I’m a local real estate investor who is looking to hire someone (to start immediately) who can scout properties for me in the Atlanta area. No real estate experience is necessary, and I will provide all the training you need. You must be local, but there’s no need to come into an office – work remotely! This is a great way to earn extra cash and learn about real estate in the process! Visit my website to learn more. www.JoeSmithInvesting.com
Make sure your ad is a reflection of YOU, and keep it simple. And now, you’re ready to rock and roll!
If you end up needing to post your ad multiple times (in order to find the right person), just remember to keep your content unique. Craiglist’s filters will ghost your ad (translation: remove it) if you post the same exact thing too many times… especially if you’re posting from the same computer and/or same email address. So, each time you post, you want to change up your text a little bit – and maybe even use multiple email addresses or computers just in case.
How to Win Them Over
Now, there are SO many components to an investor’s website (it would take me a long time to cover them all). So, today, I want to focus specifically on your website’s landing page and registration page – which are the two most important pages for recruiting property scouts.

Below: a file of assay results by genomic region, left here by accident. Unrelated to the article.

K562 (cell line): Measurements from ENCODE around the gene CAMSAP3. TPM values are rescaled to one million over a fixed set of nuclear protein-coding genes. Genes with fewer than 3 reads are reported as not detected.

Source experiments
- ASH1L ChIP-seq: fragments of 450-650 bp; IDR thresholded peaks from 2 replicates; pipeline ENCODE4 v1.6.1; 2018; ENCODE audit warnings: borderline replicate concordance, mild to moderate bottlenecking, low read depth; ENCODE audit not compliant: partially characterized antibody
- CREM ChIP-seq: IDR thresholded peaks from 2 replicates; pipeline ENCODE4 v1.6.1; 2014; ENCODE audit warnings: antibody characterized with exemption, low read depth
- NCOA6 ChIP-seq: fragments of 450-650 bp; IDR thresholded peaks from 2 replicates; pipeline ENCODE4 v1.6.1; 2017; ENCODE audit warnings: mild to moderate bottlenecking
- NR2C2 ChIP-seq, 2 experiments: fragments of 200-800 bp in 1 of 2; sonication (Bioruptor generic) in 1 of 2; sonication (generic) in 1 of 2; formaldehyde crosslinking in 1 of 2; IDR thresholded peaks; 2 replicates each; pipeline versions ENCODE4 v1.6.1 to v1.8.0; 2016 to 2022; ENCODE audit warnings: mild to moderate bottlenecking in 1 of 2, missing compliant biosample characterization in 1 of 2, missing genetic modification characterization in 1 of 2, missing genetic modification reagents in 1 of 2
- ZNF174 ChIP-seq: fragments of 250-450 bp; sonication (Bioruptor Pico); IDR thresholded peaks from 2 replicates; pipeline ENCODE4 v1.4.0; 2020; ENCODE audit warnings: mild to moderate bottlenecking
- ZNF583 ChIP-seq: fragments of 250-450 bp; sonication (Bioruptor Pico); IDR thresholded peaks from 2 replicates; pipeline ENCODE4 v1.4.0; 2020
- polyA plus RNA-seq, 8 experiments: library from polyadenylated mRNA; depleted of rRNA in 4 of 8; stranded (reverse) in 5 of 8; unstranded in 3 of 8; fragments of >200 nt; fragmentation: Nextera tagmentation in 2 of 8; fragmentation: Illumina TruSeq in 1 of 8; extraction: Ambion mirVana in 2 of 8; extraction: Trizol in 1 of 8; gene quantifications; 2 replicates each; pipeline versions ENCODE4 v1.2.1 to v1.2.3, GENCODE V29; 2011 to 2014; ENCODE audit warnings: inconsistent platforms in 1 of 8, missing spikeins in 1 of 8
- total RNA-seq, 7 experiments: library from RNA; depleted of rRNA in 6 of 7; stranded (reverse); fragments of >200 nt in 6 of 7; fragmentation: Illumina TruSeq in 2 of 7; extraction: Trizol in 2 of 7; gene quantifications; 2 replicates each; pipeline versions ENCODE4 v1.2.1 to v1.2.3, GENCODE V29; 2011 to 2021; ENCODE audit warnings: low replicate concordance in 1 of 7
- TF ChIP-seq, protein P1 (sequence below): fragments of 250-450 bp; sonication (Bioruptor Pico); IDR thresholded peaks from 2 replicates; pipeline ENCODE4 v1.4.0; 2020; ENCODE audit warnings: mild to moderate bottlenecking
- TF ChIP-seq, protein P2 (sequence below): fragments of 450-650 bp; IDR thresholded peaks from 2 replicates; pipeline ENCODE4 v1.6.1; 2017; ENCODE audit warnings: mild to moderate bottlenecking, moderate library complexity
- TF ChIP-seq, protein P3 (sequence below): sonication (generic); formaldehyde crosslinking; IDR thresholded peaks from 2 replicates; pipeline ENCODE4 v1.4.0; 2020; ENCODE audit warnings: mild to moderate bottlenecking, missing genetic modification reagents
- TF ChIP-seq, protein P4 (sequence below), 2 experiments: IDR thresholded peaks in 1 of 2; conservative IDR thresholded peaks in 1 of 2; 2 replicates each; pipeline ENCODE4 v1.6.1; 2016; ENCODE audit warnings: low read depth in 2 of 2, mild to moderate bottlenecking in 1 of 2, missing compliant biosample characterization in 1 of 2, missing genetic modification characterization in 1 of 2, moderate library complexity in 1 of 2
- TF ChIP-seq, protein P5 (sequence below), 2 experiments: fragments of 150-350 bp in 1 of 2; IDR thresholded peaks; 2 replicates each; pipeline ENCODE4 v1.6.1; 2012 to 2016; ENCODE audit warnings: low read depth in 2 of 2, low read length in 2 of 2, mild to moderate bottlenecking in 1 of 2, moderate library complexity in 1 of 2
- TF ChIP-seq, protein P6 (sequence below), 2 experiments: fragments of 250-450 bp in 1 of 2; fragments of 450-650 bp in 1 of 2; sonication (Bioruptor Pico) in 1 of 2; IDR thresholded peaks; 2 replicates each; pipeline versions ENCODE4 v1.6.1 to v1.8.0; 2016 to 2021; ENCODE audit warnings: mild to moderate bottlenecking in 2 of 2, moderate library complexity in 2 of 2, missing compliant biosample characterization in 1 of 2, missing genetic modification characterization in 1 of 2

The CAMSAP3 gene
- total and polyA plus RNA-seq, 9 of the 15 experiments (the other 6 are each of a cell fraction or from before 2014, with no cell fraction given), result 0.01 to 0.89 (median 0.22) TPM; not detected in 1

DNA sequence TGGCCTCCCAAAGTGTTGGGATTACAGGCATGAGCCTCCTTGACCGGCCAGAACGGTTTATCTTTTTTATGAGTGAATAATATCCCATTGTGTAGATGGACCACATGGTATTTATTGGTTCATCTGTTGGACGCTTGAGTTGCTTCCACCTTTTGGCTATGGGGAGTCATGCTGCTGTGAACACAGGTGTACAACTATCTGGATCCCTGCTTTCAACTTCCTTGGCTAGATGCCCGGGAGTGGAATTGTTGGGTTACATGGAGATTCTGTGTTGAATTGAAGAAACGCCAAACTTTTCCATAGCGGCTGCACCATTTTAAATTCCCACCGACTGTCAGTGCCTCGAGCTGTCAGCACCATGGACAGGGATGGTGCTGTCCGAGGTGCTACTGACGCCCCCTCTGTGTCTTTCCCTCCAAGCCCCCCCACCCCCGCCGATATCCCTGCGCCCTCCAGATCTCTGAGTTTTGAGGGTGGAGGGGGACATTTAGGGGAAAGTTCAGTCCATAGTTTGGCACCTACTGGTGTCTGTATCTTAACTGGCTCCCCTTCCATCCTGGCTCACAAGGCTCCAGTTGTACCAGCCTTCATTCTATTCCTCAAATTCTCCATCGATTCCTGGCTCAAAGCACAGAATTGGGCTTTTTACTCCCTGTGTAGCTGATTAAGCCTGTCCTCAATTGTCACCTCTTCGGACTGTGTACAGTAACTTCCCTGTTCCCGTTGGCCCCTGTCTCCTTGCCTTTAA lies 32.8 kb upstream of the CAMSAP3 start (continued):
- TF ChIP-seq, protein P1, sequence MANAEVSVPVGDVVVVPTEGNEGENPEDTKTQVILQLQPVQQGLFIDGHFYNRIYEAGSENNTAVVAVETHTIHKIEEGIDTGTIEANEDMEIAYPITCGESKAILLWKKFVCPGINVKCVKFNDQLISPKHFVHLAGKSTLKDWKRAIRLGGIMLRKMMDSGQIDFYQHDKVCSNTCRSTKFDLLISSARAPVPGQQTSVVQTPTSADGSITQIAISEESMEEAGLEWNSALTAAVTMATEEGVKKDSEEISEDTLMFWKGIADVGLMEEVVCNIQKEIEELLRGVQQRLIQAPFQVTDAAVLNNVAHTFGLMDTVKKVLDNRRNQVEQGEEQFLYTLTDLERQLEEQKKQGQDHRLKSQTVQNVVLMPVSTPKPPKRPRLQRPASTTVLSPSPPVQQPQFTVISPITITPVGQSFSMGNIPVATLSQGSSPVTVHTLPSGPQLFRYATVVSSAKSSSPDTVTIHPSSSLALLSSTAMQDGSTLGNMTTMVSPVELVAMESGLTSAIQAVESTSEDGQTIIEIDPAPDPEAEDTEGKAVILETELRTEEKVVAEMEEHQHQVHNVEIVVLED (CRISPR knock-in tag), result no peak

Once an interested person clicks on the website link in your Craigslist ad (or Facebook, etc.), they should be directed to your landing page. The landing page should offer more information than your ad, but still shouldn’t give away every single detail. When creating this page on your website, keep these pointers in mind:
- Explain – briefly – your business model and the type of person you’re looking to hire
- The benefits of the position
- Use relatable, down-to-earth language
- Make the overall message enticing enough that it makes the reader want to learn more
On the registration page, provide information along these lines:
- An overall description of the job
- Another summary of the benefits (i.e. no risk involved, flexible hours, work as often as you’d like, etc.)
- Details on the compensation (“you can start earning money immediately…” so on and so forth)
You get the idea.
Someone who goes far enough to submit their contact information is probably fairly serious about becoming a property scout. Remember, they were “funneled” through your ad, then your landing page, then your registration page, and still decided to submit their information.
From here, you’ll want to select a few of the most promising candidates, go through some brief interviews, and then make your final selection(s).
How to Train
You’re on to the next step – congratulations! It’s time to train your new property scouts.
Now, training might sound like a time-sucking, annoying prospect. BUT – if you have prepared thorough training materials in advance, you will actually need to spend very little time – if any – actually training your new property scout.